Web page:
With regards to the church of God on this planet we are in an era, like many others beforehand, where the up-and-coming generations of leaders are wrestling with age-old questions of “What is church?” It is not a self-serving question – in the end it bottles down to, “What’s the point?” – which brings us to Jesus, and that is good.

This wrestle is often marked by debate about the essential nature of the church, how spirituality is to be expressed, and what mission is to be achieved by whom in what way. As a supposedly mildly-postmodern Gen-Xer I have been caught up in this debate. I have felt and articulated angst against the mainstream, I have been left confused and nauseatingly abandoned by the vacuous left and the experientially pentecostal and hammered by the hardcore conservative rightwing. New Calvinism excites me but I am wary, Rob Bell annoys me but I like to be generous.

You can see from the title of this book, DeYoung and Kluck’s Why We’re Not Emergent subtitled with “by two guys who should be”, how it is a part of this ongoing churn. It’s a valuable part.

The book is a critique of the “emergent church” movement – a movement which resists the term, is wrapped around the personalities and writings of the likes of Rob Bell (of nooma fame) and Brian McLaren, and is characterised by a postmodern spirituality of journey, narrative and discovery. And like it’s subject, the critique is messy and somewhat nebulous. Kevin DeYoung brings a theological mind, handling concepts and issues academically, pastorally. Ted Kluck shares anecdotes and reflections like an opinion page in a newspaper (he’s a journalist). It sort of works. Enough.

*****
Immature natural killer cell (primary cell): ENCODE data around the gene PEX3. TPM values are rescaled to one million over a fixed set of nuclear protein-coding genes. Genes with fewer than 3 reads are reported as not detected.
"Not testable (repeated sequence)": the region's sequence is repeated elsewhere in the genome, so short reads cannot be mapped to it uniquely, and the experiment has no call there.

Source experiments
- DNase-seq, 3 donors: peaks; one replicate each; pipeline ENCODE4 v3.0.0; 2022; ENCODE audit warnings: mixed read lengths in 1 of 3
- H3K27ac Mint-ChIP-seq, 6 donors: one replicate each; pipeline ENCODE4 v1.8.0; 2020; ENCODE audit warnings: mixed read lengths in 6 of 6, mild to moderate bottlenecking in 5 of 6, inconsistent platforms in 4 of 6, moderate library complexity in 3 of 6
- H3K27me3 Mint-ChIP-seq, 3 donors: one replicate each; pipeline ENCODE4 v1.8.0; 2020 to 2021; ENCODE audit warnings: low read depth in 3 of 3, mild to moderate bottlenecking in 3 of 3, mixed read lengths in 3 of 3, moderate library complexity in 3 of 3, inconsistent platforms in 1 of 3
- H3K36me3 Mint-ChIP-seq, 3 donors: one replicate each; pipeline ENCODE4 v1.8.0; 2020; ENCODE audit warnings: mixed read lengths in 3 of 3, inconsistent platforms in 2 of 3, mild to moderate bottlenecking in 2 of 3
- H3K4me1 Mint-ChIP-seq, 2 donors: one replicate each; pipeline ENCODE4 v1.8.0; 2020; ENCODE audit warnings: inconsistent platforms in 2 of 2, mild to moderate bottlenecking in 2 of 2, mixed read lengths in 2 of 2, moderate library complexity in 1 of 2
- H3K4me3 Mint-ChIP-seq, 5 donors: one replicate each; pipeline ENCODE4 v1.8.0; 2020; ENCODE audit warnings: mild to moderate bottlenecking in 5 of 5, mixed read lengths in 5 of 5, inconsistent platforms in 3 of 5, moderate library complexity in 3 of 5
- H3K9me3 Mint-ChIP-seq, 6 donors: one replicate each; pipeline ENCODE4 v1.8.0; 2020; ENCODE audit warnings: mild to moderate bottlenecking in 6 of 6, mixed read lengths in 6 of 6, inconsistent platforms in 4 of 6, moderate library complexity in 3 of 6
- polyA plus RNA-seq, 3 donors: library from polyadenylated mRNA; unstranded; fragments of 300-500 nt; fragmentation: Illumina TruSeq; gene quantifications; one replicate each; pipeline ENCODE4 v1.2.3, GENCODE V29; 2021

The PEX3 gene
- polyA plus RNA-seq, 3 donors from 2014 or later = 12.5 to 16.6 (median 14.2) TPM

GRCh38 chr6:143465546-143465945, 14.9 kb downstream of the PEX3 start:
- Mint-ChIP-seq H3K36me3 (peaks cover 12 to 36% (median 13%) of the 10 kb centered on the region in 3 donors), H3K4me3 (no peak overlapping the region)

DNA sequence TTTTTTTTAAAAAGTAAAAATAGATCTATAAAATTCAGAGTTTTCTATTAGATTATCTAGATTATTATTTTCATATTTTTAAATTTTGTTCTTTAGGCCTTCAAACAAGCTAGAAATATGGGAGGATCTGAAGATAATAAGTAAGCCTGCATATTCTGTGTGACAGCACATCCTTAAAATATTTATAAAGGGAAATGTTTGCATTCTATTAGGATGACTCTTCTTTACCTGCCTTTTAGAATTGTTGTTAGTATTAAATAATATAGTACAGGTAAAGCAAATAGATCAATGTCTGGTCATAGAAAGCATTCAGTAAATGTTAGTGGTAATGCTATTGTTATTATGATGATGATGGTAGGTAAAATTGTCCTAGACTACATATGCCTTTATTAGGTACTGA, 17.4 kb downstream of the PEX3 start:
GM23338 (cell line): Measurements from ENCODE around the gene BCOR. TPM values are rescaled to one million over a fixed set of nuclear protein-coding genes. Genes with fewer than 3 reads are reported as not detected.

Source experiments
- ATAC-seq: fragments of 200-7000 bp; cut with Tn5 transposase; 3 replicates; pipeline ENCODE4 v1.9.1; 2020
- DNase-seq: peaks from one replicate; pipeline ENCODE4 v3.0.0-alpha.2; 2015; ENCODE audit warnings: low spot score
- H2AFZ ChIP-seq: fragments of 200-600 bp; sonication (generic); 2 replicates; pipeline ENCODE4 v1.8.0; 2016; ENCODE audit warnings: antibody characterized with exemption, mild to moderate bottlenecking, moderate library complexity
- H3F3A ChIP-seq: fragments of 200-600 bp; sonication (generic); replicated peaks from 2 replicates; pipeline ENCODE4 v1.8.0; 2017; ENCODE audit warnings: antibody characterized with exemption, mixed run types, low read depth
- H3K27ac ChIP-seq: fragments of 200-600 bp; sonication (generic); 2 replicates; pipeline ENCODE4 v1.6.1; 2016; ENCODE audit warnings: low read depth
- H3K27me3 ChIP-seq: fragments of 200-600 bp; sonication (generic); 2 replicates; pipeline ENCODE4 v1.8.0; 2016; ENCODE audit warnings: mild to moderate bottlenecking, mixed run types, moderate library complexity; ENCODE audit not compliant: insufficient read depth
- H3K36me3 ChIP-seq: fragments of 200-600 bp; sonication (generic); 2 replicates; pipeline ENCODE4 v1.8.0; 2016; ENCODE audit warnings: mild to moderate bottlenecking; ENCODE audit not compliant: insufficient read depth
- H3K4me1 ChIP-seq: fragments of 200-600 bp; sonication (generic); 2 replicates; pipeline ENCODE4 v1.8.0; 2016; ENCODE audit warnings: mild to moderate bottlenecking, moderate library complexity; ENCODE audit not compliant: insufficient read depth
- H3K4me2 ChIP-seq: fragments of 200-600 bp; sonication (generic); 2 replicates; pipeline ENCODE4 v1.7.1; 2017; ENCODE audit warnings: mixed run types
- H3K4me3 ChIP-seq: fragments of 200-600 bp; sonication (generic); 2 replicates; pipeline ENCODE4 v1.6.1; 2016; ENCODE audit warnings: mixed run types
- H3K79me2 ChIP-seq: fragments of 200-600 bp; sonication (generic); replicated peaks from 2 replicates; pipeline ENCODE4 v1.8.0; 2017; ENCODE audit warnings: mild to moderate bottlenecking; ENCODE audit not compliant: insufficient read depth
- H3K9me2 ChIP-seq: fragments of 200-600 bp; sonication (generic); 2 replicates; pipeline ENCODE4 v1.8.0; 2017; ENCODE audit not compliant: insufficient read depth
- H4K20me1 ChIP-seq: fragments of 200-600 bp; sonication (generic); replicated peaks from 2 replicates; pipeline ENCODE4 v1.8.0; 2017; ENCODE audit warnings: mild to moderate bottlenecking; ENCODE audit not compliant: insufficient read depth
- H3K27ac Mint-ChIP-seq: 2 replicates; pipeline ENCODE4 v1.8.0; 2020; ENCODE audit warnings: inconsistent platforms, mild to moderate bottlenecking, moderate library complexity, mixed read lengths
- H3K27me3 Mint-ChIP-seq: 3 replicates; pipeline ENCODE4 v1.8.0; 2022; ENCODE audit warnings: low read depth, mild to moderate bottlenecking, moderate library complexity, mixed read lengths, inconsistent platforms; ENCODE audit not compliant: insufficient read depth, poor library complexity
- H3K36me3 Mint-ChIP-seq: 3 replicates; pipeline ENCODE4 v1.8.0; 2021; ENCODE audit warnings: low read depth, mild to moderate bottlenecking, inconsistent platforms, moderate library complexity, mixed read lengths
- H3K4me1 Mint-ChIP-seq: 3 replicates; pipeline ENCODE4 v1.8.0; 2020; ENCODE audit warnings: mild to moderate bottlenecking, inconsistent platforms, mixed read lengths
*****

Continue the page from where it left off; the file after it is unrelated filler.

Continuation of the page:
They are certainly not playing with straw men. They understand the emergent church culture, the personalities, the catchcries (“EPIC: experiential, participatory, image driven, and connected” (page 18) is one I have used myself), and the inconsistencies. The rhetorical section entitled “Are You Emergent?” was immensely enjoyable:

“After reading nearly five thousand pages of emerging-church literature, I have no doubt that the emerging church, while loosely defined and far from uniform, can be described and critiqued as a diverse but recognizable, movement. You might be an emergent Christian: if you listen to U2, Moby, and Johnny Cash’s Hurt (sometimes in church), use sermon illustrations from The Sopranos, drink lattes in the afternoon and Guinness in the evenings, and always use a Mac… [a page later]… if you’ve ever been to a church with prayer labyrinths, candles, Play-Doh, chalk-drawings, couches or beanbags (your youth group doesn’t count); if you loathe words like linear, propositional, rational, machine, and hierarchy and use words like ancient-future, jazz, mosaic, matrix, missional, vintrage, and dance;… [etc.]” (page 20ff)